The purpose of this paper is to help reduce the uncertainty in behavior introduced when changing hydraulic oil from mineral oil (HLP) to biodegradable oil (synthetic esters - HEES) by comparing the behavior of proportional valves with HLP and with HEES at various temperatures.

The focus of this article is on classic proportional valves used in the industry. The study is based on tests and modelling with characterization of dynamic behavior in mind. The characterization is based on tests of two pressure compensated proportional valves, one with closed loop control of the spool position, and one without. The two ester types tested are one based on a saturated, fully synthetic ester and a regular fully synthetic ester.

The tests consist of steps and frequency responses. Both valves are tested at oil temperatures 20°C, 40°C and 60°C.

The adopted models are based on a third order linear model with parameters identified using frequency responses from actual valve tests.

The variation of amplitude and bias has some influence on the resulting frequency response especially at lower temperatures. But the general tendencies are unaffected by amplitude and bias.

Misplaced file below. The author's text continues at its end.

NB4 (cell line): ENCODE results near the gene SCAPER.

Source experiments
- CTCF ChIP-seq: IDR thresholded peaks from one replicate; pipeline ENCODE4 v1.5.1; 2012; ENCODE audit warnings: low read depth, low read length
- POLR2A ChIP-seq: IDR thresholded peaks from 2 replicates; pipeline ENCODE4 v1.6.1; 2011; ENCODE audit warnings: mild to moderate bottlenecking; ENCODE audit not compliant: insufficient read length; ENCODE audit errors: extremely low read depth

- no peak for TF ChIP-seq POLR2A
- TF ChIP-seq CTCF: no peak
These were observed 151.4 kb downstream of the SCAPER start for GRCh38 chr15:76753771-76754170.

As expected a clear tendency for both valves of increasing dampening at decreasing temperatures is seen regardless of oil type, but the increase in dampening is similar for all oil types.

The saturated ester leads to less bandwidth at lower temperatures for both valves, but the overall variations between all oil types stay within 1.66Hz of each other when tested with the same test parameters.

The investigation indicates that the difference in dynamic characteristics at 20°C caused by the different oil types can not be explained with variations in any single one of the classic liquid properties density and viscosity and more investigations are needed to identify the cause.

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